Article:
Endangered Saiga Antelopes Struck Down By Another Mass Die-Off

Perhaps an odd emblem of conservation, these droopy-nosed beauties have been in the news a lot lately – for all the wrong reasons. Buuveibaatar Bayabaatar/WCS

Thousands of critically endangered saiga antelope in Mongolia have died over the last two months, crashing their numbers by 27 percent. 

The Mongolian saiga population was estimated at a precarious 10,000 in December 2016, before their numbers plummeted by 2,500.


The agent of destruction? A livestock virus known as peste des petits ruminants (PPR), also dubbed the goat plague. The virus is a highly contagious animal disease that typically affects goats and other small livestock, killing 30 to 70 percent of infected animals. It was first reported in Ivory Coast back in 1942. Since then it has traveled across Africa and Asia, though outbreaks in wild animals have been rare and it's never been seen in antelopes before.

The saiga, known for their humped nose, soft tawny coat, and thin legs, are beautifully odd creatures on the brink of extinction. Habitat loss, illegal hunting, and outbreaks have drastically slashed their population numbers.

Unfortunately, this isn’t the first time the saiga have been felled in large quantities. In 2010, around 12,000 saiga suddenly died in Kazakhstan. In 2012, another 1,000. Then in 2015, more than 200,000 died within two weeks due to a bacterial infection that felled half the species.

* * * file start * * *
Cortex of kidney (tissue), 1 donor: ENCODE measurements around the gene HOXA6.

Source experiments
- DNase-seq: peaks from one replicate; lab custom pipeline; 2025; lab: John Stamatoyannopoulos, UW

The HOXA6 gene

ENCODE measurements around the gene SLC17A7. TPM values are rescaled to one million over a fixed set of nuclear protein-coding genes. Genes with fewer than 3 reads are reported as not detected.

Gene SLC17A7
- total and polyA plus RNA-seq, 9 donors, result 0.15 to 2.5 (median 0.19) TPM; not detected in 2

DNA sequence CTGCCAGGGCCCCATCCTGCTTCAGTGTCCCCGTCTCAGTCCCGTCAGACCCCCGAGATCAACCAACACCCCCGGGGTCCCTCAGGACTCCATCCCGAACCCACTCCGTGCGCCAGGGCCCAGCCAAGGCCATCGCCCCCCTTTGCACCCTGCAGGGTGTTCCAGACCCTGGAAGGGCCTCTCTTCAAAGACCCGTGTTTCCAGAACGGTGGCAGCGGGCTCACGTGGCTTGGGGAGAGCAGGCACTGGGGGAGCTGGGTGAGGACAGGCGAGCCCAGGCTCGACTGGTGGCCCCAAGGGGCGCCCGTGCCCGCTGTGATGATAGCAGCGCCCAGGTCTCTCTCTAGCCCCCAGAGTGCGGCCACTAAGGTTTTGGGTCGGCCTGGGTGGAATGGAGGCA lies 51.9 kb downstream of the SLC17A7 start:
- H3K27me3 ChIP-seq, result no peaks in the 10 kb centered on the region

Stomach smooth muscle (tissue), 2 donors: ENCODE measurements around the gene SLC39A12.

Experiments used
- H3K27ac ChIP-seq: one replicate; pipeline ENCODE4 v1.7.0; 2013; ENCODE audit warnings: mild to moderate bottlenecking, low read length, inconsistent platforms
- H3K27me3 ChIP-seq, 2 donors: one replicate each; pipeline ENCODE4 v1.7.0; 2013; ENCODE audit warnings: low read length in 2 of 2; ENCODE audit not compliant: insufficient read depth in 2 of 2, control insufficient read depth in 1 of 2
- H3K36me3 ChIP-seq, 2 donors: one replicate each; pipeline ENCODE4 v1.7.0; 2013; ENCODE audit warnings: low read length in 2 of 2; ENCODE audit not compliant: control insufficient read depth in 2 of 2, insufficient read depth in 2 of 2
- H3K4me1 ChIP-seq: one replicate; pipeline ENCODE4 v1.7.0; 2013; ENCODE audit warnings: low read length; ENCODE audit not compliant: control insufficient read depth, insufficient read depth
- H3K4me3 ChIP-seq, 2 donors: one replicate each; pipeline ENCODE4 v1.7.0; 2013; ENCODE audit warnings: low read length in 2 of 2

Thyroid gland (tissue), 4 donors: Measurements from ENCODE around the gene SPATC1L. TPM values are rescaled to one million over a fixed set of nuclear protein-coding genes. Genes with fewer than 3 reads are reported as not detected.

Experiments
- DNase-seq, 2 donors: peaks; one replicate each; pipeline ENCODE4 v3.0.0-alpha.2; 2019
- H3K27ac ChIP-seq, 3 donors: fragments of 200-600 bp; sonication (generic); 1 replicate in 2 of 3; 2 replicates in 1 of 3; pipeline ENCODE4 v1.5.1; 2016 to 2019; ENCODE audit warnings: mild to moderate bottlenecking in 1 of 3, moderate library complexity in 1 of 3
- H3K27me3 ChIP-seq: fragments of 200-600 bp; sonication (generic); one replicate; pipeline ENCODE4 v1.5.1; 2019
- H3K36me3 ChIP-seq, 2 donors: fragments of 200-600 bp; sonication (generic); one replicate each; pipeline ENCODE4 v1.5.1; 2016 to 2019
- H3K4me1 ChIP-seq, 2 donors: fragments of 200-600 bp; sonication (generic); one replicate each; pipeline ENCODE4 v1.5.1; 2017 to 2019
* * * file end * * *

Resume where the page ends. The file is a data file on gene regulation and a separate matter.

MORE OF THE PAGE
“The situation is tragic and widespread,” said Dr Amanda Fine, a veterinarian and associate director of the WCS Wildlife Health Program in Asia, in a statement. “Along with the impact to the saiga population, this event has the potential to produce cascading catastrophic consequences on the ecosystem.”


For example, ibex and argali may be affected by the mass die-off, and snow leopards may be hurt by the diminished prey base.

Burning Saiga Carcasses. Credit: Buuveibaatar Bayabaatar/WCS

The antelope appeared to be in poor condition before they were struck with the goat plague, as winter is a strenuous season to fight off a virus – their resistance is lower and their susceptibility to disease is higher. This year, the result is corpses strewn across the steppes of Mongolia’s Khovd province.

Scientists predict that thousands more of the Mongolian saigas will die, reaching a potential 80 percent mortality, according to The New York Times. Spring of this year will be especially risky, as that’s when they gather together to calve. 


“The best way to prevent PPR is through further immunization of livestock in not only saiga range areas but other affected species range areas,” said Fine. More work will be needed to control the outbreak and local Mongolian officials are seeking international communities for support.

Vets carry saiga carcasses. Just a few decades ago, there were millions of the antelope. Credit: Buuveibaatar Bayabaatar/WCS

The species is listed as critically endangered by the IUCN’s RedList. These nomadic mammals can migrate 72 miles a day, with their signature noses filtering out dust during the dry summer months and warming cold air during the frigid winter months.

The saiga has bounced back before with conservation efforts. Let’s hope, in that regard, they repeat history. 


Saiga antelope populations are in critical condition. Credit: WCS Mongolia

A male saiga grazing. VZ maze/Shutterstock


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